When it comes to baby teeth, parents often ask us if a filling is really necessary. After all, if it’s not a permanent tooth, is there really a need to worry? Although fillings are not always the route your dentistry team might deem best, it’s still something that we can do to ensure a healthier smile in childhood. It’s simply a way to restore the health of a tooth and remove a cavity or decay issue within the mouth. So, if you’re child is experiencing a cavity in a baby or permanent tooth, here’s what you need to know about the materials we use and why we use them.
What is a Dental Filling Made Of?
Dental fillings, often referred to as composite fillings, are mostly made from silica, quartz, and ceramic materials. These materials are known to be durable, allowing the filling to last until your child’s permanent tooth comes in. A composite filling is also the color of the tooth, giving the filling a natural look and feel. Your child won’t even notice it’s there!
Because every child chews and teeth grinding is something we take into consideration, any composite material needs to be able to withstand a normal amount of pressure. That’s why we’ll always use materials that are resistant to fracturing. Some even release a fluoride to help prevent further tooth decay. Although gold and silver materials are still used to fill teeth, they’re less commonly seen as most patients and their parents appreciate the natural color that a composite gives.
Why does my child need dental fillings?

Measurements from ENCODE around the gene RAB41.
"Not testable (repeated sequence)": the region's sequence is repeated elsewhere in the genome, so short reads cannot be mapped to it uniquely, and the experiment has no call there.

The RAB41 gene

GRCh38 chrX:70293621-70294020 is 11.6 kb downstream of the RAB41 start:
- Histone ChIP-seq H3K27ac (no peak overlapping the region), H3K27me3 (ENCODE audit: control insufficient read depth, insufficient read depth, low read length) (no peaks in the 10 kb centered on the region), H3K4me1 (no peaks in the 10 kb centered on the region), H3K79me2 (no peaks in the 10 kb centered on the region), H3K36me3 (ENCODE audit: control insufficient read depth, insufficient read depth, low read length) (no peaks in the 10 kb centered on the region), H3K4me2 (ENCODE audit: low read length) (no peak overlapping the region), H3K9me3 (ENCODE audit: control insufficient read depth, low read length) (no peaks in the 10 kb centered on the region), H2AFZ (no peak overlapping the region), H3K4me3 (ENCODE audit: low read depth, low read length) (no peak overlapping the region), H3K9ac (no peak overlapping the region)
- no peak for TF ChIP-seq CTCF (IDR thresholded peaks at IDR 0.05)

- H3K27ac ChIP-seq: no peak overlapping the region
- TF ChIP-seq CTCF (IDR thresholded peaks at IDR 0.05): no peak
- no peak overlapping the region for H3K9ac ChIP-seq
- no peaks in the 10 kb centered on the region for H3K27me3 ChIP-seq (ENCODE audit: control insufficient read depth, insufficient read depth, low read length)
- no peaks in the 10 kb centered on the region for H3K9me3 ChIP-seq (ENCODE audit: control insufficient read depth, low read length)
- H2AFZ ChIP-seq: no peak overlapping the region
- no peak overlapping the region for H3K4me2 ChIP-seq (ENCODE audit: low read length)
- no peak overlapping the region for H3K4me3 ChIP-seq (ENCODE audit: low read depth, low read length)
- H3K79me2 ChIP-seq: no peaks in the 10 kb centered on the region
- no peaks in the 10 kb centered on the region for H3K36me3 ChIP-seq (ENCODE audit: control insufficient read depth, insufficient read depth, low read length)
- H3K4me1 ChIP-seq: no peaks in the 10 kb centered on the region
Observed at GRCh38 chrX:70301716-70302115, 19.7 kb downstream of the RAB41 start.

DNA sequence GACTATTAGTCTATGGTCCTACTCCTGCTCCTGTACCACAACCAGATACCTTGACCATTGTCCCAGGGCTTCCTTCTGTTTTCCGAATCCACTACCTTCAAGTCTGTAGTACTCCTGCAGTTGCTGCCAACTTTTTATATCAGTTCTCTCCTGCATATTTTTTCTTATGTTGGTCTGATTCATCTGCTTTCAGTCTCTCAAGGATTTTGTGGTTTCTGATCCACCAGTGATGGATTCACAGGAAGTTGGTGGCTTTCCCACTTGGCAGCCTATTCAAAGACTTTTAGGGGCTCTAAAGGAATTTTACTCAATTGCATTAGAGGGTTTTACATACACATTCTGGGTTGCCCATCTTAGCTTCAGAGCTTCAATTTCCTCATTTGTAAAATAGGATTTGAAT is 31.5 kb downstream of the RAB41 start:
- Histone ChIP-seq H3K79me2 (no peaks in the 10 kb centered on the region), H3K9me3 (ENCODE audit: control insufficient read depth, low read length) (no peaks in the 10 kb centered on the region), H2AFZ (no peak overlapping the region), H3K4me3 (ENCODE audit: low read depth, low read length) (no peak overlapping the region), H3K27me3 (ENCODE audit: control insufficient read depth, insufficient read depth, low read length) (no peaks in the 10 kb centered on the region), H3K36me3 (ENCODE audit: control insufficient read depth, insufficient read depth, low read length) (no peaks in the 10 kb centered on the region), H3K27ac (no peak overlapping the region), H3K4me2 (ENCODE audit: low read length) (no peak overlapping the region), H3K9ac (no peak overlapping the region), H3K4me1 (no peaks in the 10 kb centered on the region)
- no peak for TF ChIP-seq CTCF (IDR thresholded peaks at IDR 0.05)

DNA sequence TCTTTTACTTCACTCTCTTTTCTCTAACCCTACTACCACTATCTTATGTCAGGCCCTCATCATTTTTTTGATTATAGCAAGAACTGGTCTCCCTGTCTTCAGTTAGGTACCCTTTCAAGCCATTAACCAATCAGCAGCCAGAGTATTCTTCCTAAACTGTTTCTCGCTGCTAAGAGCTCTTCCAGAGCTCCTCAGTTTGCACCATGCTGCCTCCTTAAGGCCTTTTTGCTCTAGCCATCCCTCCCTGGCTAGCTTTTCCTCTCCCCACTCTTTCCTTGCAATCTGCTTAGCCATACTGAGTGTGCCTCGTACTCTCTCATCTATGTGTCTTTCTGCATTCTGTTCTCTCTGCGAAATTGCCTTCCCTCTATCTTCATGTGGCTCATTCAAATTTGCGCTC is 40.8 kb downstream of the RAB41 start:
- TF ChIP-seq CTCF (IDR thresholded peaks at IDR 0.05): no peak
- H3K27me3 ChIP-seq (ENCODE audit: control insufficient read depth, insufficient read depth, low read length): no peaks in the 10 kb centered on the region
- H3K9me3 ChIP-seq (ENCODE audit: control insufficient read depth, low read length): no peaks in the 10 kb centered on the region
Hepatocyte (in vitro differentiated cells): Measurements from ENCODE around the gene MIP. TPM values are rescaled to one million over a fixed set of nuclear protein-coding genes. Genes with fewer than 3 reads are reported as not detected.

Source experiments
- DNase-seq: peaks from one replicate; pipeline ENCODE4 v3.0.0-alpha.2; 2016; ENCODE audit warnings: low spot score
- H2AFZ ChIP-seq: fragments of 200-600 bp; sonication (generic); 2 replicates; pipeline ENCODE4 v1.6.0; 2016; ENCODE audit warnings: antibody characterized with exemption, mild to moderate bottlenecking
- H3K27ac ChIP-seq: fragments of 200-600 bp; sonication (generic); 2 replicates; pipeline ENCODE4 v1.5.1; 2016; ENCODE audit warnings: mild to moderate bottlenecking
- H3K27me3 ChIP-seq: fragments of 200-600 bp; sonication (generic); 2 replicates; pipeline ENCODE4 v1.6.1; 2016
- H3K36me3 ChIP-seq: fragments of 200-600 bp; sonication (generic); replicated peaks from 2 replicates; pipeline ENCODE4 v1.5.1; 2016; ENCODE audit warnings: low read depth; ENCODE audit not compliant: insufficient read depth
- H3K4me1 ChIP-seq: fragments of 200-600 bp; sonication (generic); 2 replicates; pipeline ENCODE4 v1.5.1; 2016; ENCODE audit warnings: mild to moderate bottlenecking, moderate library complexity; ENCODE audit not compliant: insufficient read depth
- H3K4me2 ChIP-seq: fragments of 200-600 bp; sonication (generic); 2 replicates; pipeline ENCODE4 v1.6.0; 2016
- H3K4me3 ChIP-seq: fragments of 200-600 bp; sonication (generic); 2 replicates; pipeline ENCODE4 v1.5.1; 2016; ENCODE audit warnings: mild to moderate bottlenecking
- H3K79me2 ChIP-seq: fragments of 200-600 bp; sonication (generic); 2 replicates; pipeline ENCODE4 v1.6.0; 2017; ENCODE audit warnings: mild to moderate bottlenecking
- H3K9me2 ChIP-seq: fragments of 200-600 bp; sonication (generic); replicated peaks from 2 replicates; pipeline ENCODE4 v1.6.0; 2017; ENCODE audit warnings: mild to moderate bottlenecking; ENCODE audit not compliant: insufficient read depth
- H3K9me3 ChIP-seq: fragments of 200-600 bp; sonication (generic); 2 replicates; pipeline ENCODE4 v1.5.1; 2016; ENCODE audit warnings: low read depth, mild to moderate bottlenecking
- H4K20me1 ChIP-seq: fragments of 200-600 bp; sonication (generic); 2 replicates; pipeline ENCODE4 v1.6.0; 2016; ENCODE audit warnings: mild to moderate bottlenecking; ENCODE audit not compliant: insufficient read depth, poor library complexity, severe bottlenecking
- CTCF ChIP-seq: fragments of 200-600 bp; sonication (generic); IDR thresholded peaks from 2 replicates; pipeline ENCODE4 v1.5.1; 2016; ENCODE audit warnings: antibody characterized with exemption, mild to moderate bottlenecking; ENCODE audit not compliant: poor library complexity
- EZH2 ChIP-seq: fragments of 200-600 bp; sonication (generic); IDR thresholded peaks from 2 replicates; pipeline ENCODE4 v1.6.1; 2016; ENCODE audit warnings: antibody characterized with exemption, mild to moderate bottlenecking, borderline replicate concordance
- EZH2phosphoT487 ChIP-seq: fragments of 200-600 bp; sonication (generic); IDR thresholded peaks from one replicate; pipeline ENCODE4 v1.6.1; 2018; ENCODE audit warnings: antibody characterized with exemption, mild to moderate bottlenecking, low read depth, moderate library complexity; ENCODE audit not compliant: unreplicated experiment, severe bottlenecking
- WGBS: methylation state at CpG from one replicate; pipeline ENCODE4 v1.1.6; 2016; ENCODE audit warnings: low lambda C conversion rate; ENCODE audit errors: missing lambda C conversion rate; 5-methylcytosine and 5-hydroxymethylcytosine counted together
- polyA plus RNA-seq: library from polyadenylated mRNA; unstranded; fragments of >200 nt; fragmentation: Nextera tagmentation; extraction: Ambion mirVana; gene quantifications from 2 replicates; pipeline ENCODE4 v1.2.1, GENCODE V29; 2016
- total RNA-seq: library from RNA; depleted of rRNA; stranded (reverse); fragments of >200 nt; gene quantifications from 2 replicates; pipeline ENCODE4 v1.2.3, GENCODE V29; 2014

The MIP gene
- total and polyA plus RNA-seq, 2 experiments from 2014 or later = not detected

What Material Works Best?
We’ll consider several factors at Timpanogos Pediatric Dentistry before choosing the best material for your child’s fillings. Not only do we feel the cavity’s location, but also the size, the child’s age, physical activities, and general dental history.
Is Getting a Filling Painful?
Not at all! Our team is incredibly experienced in these procedures and always makes sure to keep every child comfortable and happy. Using topical and local anesthesia, our dental team ensures that their mouth is entirely numb before the procedure is performed.
But what if your child does begin to feel discomfort, it will be after the procedure is finished. After all, even a quick dental cleaning can lead to a bit of discomfort in sensitive mouths. We recommend using the appropriate dosage of the child’s brand ibuprofen or acetaminophen following the filling. If your child is feeling pain after taking a painkiller, please call our offices. We’ll want to look at the placement of the filling and the rest of their mouth to ensure nothing has gone wrong.
How Can I Prevent My Child Needing a Filling?
When it comes to preventing the need for a filling, it all comes down to prevention. Decreasing the risk of your child’s tooth decay and other oral diseases can mean keeping them from dental pain. What are the keys to tooth decay prevention?
- Brush twice a day
- Use fluoridated toothpaste
- Floss gently and daily
- Limit sugar sweets and snacking
- Eat a balanced diet with leafy greens
- Schedule a dental visit bi-annually
What are the Benefits of Getting a Cavity Filled?
Just like the above list is a form of tooth decay prevention, so is a filling. When it comes to a happy and healthy smile, a filling can be a pathway to better oral health. But what’s the ultimate benefit of having a tooth filled? Well, we actively remove the decay and damage that’s within the tooth and fill the space where that decay previously was. This leaves your child’s mouth healthier and without the pain that a decaying tooth can bring.
Cavities in general can lead to discomfort, and even cause issues with eating and speech. Not only does fixing a cavity provide a healthier mouth, but it helps reiterate the importance of proper dental and oral hygiene habits.
Make Your Appointment Today!
If your child is dealing with tooth pain or you’re noticing signs of dental decay, it’s time to bring them in for a check-up! Call our office today or request an appointment online. We’re ready to help your child gain a confident smile and learn how to keep up with their dental hygiene from childhood to young adulthood.